You can find Concordia in the highest regions of my top 50 and every time I play it I like it even more. So, It’s time for a review of this fantastic game from Mac Gerdts.
In Concordia you are colonists of some sort in Roman times. The game revolves around your deck of cards. Every turn you will play a card and execute its action. Every player starts with the same set of cards, but will buy more of them during the game. The game ends when one player places his last house on the board, or if a player buys the last card from the market. That player gets seven points and all players, except himself, can take one more turn and then every players looks how many points he or she has scored and the player with the most points is the winner of the game.
All player start with 2 colonists in Rome, one ship and one dude. Everyone also places two ships and two dudes in their warehouse, plus a couple of starting resources. Players also get some money depending on player order.
I will explain the rest of the game by looking at the card actions. Let’s start with the Architect. When you play an Architect card you may spend an x amount of movement points, to be divided between your different colonists. X is the amount of colonists you have on the board.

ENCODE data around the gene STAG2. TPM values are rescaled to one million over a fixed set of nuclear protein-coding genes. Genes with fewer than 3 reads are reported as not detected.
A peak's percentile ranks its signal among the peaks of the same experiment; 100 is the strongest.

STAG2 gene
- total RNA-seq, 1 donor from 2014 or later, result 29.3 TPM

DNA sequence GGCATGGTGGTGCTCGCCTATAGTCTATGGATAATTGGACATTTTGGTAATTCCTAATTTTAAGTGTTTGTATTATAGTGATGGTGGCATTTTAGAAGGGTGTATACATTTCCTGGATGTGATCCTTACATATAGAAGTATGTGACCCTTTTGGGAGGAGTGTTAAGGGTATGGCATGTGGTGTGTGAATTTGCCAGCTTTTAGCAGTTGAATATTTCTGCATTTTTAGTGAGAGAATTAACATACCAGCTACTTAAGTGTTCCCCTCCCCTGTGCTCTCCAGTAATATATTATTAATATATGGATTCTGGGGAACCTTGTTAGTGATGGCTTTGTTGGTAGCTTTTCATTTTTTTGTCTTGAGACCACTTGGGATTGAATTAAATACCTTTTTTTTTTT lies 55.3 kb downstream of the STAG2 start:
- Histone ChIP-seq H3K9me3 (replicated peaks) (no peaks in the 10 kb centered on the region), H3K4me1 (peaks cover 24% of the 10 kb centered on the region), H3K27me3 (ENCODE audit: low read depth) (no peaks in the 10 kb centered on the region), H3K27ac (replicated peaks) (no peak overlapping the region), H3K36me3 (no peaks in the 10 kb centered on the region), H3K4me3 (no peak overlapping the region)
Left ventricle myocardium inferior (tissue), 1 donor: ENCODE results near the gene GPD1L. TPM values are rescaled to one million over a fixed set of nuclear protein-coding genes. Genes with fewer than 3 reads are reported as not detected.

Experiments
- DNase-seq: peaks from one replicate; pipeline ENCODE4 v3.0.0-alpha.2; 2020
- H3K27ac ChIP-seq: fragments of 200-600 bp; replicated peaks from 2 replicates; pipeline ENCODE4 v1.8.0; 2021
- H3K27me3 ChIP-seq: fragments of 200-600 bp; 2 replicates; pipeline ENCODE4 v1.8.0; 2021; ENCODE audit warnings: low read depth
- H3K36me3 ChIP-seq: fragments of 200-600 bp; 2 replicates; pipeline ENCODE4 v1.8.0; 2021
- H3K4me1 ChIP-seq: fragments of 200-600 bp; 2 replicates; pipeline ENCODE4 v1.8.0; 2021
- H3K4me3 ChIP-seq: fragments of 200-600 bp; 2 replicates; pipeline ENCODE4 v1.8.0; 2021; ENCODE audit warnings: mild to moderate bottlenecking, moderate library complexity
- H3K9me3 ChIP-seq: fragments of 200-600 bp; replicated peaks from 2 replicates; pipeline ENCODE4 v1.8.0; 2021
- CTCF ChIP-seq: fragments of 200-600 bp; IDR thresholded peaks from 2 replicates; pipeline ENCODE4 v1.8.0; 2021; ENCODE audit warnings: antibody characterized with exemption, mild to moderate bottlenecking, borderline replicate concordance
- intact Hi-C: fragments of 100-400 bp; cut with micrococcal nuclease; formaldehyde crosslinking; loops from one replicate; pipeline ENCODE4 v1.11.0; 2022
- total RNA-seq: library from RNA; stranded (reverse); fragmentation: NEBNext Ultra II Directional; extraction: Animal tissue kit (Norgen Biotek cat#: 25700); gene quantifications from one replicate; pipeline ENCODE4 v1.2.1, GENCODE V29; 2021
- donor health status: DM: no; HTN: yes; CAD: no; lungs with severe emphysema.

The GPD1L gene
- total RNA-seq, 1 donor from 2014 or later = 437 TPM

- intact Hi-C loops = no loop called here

When you’ve finished your movement you can build houses in neighbouring cities. For every house you built you have to pay some resources and an amount of money. How much money depends on the amount of houses already in that city and the type of city you build in.
Whenever you play the Prefect, you choose either to let a province produce goods, by turning over an active bonus token, or to reactivate all bonus tokens and claim the money that was on their inactive side. When you choose to let a province produce, every player who has a house on a city in that province gets the resource that the city produces. The player who played to Prefect gets an additional good, the most valuable one that is produced in that province.
The Mercator is a card that lets you take three money and trade two different goods.
With the Senator you can buy up to two new Personality cards from the board. These new cards might be a bit better than the ones in you hand, or they might be entirely different. All cards have their cost printed one them, plus you’ll have to pay some extra resources depending on the position of the card in the market row. You put these new cards in your hand and they will allow you to do more or other actions, but they will also give you more points (more on that later).